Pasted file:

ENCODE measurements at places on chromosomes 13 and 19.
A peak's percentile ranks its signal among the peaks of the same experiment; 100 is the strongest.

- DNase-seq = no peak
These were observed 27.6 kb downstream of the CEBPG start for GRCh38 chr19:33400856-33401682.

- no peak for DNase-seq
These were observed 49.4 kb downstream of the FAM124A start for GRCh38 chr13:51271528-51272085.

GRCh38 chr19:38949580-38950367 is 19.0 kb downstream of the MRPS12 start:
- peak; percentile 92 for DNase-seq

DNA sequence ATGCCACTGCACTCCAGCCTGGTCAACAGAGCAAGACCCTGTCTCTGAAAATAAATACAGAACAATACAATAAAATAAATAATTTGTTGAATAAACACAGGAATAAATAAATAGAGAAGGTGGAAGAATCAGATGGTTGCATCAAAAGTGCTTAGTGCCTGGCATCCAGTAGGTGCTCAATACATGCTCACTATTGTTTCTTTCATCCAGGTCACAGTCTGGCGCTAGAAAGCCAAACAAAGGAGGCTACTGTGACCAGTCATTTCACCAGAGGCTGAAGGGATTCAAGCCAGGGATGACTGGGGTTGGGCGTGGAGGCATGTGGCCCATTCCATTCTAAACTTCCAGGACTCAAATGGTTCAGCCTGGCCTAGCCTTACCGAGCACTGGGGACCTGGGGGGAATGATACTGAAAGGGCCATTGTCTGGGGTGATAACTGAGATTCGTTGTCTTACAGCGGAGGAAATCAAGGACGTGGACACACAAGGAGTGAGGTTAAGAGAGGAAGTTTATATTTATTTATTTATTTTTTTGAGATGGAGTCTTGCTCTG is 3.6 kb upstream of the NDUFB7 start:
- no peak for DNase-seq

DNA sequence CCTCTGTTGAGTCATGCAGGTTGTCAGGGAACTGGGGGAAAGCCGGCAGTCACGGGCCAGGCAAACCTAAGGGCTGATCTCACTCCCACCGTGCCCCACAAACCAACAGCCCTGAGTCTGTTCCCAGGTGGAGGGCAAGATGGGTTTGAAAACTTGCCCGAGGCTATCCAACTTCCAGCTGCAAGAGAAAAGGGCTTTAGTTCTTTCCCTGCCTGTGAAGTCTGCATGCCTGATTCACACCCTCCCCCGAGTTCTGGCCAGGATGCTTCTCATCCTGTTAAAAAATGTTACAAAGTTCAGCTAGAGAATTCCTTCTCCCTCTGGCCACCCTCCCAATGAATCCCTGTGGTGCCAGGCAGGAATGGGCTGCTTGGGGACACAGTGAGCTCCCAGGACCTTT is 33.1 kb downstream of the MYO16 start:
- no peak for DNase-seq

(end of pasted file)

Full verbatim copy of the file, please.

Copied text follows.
ENCODE measurements at places on chromosomes 13 and 19.
A peak's percentile ranks its signal among the peaks of the same experiment; 100 is the strongest.

- DNase-seq = no peak
These were observed 27.6 kb downstream of the CEBPG start for GRCh38 chr19:33400856-33401682.

- no peak for DNase-seq
These were observed 49.4 kb downstream of the FAM124A start for GRCh38 chr13:51271528-51272085.

GRCh38 chr19:38949580-38950367 is 19.0 kb downstream of the MRPS12 start:
- peak; percentile 92 for DNase-seq

DNA sequence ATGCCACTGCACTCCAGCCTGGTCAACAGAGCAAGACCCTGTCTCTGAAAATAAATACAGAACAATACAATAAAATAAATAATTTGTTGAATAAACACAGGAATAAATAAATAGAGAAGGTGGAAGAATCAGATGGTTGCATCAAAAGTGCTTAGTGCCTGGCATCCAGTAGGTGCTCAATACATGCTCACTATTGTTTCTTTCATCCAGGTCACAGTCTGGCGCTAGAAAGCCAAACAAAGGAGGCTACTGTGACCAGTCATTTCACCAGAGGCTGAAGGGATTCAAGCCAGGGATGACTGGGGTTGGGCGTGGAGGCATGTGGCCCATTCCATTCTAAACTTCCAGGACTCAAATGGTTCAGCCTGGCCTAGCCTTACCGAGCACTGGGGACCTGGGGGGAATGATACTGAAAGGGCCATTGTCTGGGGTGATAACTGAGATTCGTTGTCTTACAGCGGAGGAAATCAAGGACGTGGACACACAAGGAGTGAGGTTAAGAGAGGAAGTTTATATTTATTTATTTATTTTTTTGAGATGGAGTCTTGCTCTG is 3.6 kb upstream of the NDUFB7 start:
- no peak for DNase-seq

DNA sequence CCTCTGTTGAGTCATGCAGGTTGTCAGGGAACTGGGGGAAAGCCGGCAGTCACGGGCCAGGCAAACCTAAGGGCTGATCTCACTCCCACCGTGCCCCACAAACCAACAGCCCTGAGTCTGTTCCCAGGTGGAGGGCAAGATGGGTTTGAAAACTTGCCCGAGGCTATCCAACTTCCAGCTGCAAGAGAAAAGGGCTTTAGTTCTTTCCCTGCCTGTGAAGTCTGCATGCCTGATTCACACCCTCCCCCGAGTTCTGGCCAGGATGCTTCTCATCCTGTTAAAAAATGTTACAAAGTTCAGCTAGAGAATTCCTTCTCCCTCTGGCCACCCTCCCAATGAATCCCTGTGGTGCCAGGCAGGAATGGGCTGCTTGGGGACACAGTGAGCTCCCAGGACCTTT is 33.1 kb downstream of the MYO16 start:
- no peak for DNase-seq